I remember that the exact moment I realized that I was no longer who they said I was; that I was no longer defined by them. I felt euphoric and immediately empty. I felt like I had reached a goal, but something was missing. I felt amazing and terrified. I felt free and blank all at the same time.  Full of real fear I questioned my therapist; “well if none of that is who I am, then who am I?” It felt scary, dangerous, foreign, lonely and somehow clean, all at the same time.

Prior to this day, in my mind’s eye regarding the process of recovery from all my depressions and dissociative identity etc, I had visions of huge construction equipment digging up buildings, rotten foundations and roots that were miles deep. At first clearing this wreckage ~ what my life had become ~ seemed overwhelming. I didn’t think I could do it, there was so much debris to deal with and the mess went so deep. Sometimes I even pictured huge floodlights so the work could also be done in the dark, as though there was no rest from it. It seemed to go on and on, the things I found in the digging were sometimes shocking, sometimes frightening, and sometimes so enlightening it was like finding diamonds! Most of the time the shocking and frightening stuff eventually was so enlightening that it was like finding treasure too. I found the truth! It was exhausting but somehow I kept going.

Now, on this new day in my mind’s eye I pictured a huge area of land that has been cleared of all trees, structures, garbage, weeds and rubble The land was all smoothed and prepared and the huge construction equipment had been taken away. This new foundation was ready and waiting for me to rebuild on it. I felt shaky at first, as though like a baby, my legs were still wobbly. I was curious about who I would find on this new leg of the journey to discover the real me.  Would I recognize myself, and even more frightening, would I like myself? There was still that little voice inside, asking “what if they were right about me”? What if the people that had defined me all my life were right about me after all”? What if I can’t do me? What if no one likes the real me? What am I going to find out next?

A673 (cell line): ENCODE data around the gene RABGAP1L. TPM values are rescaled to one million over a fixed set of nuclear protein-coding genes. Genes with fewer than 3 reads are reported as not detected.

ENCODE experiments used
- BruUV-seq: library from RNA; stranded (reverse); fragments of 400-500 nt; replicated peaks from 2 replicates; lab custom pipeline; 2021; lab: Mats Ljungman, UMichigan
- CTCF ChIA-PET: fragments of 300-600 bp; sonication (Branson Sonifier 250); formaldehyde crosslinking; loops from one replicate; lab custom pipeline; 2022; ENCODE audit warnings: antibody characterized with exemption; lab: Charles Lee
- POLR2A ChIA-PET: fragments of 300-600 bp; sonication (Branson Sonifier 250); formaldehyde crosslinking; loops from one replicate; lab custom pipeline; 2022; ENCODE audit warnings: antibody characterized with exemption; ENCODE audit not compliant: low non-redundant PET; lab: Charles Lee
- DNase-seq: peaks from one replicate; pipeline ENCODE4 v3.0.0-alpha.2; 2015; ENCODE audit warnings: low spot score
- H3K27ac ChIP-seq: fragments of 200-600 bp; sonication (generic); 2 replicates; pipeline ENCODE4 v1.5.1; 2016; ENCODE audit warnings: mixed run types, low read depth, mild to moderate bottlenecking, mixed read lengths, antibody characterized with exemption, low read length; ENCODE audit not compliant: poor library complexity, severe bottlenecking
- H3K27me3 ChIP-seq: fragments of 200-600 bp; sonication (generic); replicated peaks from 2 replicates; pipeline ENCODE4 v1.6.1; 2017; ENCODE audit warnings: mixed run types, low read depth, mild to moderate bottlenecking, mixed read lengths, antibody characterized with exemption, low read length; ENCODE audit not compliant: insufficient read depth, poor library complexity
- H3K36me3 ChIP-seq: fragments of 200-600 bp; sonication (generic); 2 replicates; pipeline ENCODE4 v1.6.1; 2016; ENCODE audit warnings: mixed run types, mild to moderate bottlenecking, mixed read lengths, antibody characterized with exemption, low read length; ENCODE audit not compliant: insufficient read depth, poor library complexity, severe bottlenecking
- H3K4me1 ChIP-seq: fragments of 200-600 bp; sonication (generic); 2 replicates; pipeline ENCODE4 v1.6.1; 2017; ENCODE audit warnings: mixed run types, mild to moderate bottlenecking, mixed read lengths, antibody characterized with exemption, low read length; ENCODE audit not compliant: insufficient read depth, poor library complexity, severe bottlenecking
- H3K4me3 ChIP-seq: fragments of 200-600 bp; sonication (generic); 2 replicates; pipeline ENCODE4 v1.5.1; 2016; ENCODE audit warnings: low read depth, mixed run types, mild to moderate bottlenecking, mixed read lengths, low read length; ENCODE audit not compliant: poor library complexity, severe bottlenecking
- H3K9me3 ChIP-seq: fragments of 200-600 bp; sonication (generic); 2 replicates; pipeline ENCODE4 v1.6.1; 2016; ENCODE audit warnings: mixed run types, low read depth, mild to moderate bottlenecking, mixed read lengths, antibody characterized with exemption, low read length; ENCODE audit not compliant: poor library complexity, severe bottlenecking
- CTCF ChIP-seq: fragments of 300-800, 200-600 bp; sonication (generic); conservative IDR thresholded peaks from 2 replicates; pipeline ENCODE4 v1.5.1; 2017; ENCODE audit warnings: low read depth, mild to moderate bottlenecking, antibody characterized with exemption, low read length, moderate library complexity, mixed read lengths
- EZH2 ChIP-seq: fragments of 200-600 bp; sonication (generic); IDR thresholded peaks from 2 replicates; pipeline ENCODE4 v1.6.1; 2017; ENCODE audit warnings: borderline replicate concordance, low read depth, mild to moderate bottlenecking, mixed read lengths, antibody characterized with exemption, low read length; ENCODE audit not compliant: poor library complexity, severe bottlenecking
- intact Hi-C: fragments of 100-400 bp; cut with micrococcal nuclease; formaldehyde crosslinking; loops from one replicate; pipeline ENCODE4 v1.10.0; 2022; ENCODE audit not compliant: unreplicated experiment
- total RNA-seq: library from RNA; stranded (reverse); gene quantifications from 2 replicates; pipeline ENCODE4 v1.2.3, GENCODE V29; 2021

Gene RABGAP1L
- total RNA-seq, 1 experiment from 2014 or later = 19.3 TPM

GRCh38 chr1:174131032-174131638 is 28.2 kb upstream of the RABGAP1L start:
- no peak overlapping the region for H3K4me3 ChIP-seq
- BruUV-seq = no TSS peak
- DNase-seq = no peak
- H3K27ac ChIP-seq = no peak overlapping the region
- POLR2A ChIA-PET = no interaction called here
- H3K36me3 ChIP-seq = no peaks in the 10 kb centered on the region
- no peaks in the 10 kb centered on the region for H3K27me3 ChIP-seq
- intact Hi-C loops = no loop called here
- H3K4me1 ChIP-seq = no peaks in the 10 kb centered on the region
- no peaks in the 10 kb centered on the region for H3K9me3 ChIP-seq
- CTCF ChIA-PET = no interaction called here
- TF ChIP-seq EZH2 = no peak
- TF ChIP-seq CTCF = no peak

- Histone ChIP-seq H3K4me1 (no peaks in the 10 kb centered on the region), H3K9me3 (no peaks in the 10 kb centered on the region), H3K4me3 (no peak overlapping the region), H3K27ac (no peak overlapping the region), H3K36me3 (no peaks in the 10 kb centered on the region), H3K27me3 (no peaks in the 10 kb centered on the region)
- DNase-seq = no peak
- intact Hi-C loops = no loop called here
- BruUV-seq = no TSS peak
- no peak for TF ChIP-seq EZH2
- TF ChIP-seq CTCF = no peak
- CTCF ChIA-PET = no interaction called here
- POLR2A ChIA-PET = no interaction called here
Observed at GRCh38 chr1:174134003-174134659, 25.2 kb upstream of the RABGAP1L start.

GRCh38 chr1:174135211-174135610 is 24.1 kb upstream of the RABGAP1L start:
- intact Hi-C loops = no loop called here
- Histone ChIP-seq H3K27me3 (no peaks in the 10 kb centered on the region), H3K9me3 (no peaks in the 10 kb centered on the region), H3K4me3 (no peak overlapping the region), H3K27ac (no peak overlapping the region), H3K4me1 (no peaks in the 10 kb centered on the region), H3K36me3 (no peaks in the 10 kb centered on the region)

Feeling blank has many fears.

The following months were in many ways no less complicated than the prior months in therapy, they were just different. I had to learn how to live in my new belief system, and sometimes it was uncomfortable.  I tried new things, and almost everything I did felt like I was doing it for the first time, because I had changed all those old beliefs and I was not the same person anymore. Sometimes I wanted to run back to the old life! At least it was familiar and even comfortable there. At least I knew how to function there.

 As I got to know myself, my happiness increased. I felt free, alive, brilliant, strong, dynamic and reborn. I began to feel comfortable; like I was really alright, and in fact I was “right with myself”. I felt like I finally knew what it means to feel like I was who I was meant to be. I was able to impact others in ways that I never did before. I started to feel purposeful and fulfilled. Today I continue to become more and more comfortable in my own skin, more alive, more able to live life fully and to flourish and thrive. I become more “ME” with each passing day and I love who I am!  

Please share your own stories, feelings, fears and victories as we travel this road and celebrate our discoveries.

Darlene Ouimet

click here to read the post on my struggle with my identity

Categories : Depression